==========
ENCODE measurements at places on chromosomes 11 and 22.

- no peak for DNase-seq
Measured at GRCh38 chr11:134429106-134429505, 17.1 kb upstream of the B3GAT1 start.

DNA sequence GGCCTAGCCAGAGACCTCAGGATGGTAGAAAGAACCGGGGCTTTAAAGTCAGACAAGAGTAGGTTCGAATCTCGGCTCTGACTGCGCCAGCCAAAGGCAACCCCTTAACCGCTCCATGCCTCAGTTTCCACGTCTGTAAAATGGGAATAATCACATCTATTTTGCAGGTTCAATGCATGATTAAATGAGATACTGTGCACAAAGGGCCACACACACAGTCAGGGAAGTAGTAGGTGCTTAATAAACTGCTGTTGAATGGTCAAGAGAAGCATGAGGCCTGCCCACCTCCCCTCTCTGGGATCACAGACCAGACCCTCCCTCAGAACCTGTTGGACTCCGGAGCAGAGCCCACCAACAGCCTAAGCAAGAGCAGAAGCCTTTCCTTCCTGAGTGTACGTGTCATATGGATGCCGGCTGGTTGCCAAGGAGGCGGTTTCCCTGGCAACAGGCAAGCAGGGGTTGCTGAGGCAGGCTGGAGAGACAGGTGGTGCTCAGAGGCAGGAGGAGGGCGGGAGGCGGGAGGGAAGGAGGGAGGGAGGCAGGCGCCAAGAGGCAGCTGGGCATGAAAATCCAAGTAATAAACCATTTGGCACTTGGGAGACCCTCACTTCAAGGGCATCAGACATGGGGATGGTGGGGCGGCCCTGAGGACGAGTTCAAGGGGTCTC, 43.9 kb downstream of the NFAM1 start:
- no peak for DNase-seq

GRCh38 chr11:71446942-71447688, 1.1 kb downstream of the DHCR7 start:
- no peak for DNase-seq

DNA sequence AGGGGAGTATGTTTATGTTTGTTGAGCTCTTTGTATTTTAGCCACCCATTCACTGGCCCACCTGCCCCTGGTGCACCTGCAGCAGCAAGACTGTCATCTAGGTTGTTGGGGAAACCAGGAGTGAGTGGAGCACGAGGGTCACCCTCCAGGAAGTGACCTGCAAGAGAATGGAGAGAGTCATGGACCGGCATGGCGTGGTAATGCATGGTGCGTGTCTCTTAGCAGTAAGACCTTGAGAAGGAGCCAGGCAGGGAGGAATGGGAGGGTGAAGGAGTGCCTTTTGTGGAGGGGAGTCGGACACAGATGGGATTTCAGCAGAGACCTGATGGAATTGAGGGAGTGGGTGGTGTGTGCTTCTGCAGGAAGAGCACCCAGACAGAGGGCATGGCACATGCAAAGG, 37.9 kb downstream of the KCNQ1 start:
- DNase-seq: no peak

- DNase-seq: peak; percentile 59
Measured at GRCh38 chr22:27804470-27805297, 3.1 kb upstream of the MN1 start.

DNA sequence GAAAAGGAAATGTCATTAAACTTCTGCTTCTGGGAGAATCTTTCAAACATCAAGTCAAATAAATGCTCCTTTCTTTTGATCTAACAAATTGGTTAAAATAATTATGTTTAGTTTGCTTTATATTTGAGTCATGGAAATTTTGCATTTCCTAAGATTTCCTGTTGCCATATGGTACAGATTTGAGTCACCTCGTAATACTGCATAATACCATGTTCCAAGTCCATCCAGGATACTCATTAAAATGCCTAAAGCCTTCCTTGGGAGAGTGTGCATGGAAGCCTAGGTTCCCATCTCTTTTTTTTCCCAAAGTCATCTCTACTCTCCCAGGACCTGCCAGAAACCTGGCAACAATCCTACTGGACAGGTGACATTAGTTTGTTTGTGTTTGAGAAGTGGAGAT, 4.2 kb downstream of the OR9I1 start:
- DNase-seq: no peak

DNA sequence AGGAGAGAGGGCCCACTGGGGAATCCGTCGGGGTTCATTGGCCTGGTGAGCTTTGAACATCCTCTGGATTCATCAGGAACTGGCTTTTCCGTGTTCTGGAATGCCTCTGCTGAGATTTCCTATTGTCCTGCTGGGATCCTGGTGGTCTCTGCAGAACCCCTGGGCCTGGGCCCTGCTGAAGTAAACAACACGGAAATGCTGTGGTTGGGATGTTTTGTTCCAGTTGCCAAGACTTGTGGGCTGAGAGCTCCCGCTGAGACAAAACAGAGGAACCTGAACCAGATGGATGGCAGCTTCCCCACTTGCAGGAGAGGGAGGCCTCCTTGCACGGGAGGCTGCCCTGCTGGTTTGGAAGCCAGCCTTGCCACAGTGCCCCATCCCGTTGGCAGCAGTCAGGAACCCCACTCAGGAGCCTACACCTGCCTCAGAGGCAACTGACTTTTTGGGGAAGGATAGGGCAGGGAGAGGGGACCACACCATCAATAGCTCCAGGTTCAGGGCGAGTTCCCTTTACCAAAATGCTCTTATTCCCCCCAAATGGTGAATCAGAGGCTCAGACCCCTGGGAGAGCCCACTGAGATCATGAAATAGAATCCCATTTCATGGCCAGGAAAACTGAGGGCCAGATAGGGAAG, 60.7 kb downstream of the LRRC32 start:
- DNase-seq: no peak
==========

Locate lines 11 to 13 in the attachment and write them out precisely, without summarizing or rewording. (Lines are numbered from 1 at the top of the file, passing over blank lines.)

Measured at GRCh38 chr22:27804470-27805297, 3.1 kb upstream of the MN1 start.

DNA sequence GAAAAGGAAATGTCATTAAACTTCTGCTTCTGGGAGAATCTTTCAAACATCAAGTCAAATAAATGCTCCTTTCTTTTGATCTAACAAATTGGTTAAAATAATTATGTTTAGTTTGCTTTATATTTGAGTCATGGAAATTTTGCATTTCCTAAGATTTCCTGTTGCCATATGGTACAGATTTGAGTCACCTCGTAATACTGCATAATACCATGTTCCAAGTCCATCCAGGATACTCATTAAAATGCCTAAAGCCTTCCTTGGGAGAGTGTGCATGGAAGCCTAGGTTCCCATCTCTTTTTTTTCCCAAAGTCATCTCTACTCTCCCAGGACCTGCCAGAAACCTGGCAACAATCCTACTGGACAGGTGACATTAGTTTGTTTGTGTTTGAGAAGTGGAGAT, 4.2 kb downstream of the OR9I1 start:
- DNase-seq: no peak